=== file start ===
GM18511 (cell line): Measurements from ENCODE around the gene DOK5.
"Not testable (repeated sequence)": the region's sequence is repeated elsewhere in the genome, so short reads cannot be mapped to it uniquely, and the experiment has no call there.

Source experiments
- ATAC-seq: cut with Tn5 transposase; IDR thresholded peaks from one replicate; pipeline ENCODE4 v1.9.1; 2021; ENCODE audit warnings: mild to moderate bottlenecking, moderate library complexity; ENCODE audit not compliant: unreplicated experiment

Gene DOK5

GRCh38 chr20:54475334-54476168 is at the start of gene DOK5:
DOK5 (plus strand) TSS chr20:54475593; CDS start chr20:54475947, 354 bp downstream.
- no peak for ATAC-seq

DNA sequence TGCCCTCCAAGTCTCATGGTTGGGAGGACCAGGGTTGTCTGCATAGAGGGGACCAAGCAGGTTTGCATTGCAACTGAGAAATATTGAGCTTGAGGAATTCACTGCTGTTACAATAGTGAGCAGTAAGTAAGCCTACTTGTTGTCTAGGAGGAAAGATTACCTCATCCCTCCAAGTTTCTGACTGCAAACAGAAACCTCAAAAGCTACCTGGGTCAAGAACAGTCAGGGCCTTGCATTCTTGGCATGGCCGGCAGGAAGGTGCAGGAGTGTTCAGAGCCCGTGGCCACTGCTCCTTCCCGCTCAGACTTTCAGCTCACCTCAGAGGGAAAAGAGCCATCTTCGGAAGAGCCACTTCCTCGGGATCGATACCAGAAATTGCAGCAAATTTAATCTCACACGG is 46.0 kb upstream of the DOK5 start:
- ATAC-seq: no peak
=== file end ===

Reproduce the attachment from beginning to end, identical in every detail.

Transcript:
GM18511 (cell line): Measurements from ENCODE around the gene DOK5.
"Not testable (repeated sequence)": the region's sequence is repeated elsewhere in the genome, so short reads cannot be mapped to it uniquely, and the experiment has no call there.

Source experiments
- ATAC-seq: cut with Tn5 transposase; IDR thresholded peaks from one replicate; pipeline ENCODE4 v1.9.1; 2021; ENCODE audit warnings: mild to moderate bottlenecking, moderate library complexity; ENCODE audit not compliant: unreplicated experiment

Gene DOK5

GRCh38 chr20:54475334-54476168 is at the start of gene DOK5:
DOK5 (plus strand) TSS chr20:54475593; CDS start chr20:54475947, 354 bp downstream.
- no peak for ATAC-seq

DNA sequence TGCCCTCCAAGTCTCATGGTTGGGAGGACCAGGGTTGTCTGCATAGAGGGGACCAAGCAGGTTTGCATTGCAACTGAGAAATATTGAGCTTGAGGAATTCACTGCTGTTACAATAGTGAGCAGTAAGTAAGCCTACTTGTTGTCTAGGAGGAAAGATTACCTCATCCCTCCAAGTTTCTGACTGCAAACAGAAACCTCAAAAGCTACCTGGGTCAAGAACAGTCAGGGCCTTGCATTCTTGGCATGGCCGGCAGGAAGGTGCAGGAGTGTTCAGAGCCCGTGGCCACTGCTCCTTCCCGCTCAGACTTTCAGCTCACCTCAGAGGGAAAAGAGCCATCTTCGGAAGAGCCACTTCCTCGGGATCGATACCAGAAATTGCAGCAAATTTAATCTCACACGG is 46.0 kb upstream of the DOK5 start:
- ATAC-seq: no peak